Small fiber neuropathy occurs when the small fibers of the peripheral nervous system are damaged. Small fibers in the skin relay sensory information about pain and temperature. In the organs, these small fibers regulate automatic functions such as heart rate and breathing.

A diagnosis of small fiber neuropathy can be a sign of an underlying health condition, such as diabetes. Often, though, no underlying cause is identified.

This condition causes sensory symptoms such as pain, burning, and tingling. These symptoms often start in the feet and progress up the rest of the body. They may become more severe over time.

Small fiber neuropathy is a type of peripheral neuropathy. Peripheral neuropathies affect the peripheral nervous system. This includes the nerves outside of the brain and spinal cord. With small fiber neuropathy, the narrow nerve fibers of the peripheral nervous system are affected.

Symptoms of small fiber neuropathy can vary. Pain is the most common symptom. Other symptoms include sensations, such as:

  • burning, tingling, or prickling (paresthesia)
  • short bursts of pain
  • loss of sensation

Some sensory symptoms can be caused by external triggers. For instance, some people might experience foot pain when wearing socks or touching bedsheets.

Symptoms can be mild or severe, though early symptoms are often mild. Small fiber neuropathy tends to affect the feet first and progress upward. This is known as a “stocking-and-glove” distribution. At later stages, this condition may affect the hands.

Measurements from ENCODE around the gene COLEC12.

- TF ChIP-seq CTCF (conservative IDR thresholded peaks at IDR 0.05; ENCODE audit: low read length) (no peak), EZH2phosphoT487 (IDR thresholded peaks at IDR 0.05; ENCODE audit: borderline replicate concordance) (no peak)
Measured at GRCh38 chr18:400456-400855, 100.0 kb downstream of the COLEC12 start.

In some cases, small fiber neuropathy disrupts autonomic functions. Autonomic functions are things your body does automatically, such as regulating digestion, blood pressure, and urinary function.

When autonomic nerve fibers are affected, symptoms can include:

  • constipation
  • difficulty sweating
  • dizziness
  • dry eyes
  • dry mouth
  • incontinence
  • sexual dysfunction
  • skin discoloration

Small fiber neuropathy can be the first sign of an underlying condition, such as diabetes. Other conditions that may cause small fiber neuropathy include:

Other causes may include:

An underlying cause isn’t always found. In these cases, small fiber neuropathy is considered idiopathic.

Having one or more of the conditions listed above may put you at an increased risk of developing small fiber neuropathy.

Diabetes is the most common risk factor for this condition. Research suggests that around 50 percent of people with diabetes will develop a diabetic neuropathy in their lifetime. Though small fiber neuropathy is less common than other types of diabetic neuropathies, it’s still a concern.

Studies have also shown that people with idiopathic small fiber neuropathy have a higher prevalence of impaired glucose tolerance than the general population. Impaired glucose tolerance is associated with prediabetes. Small fiber neuropathy may be one of the earliest signs of prediabetes.

Age is another risk factor. Small fiber neuropathy is more commonly seen in people over the age of 65 than in younger individuals. It may also be more common among men.

Doctors use a variety of different evaluations to diagnose this condition. These may include:

Medical history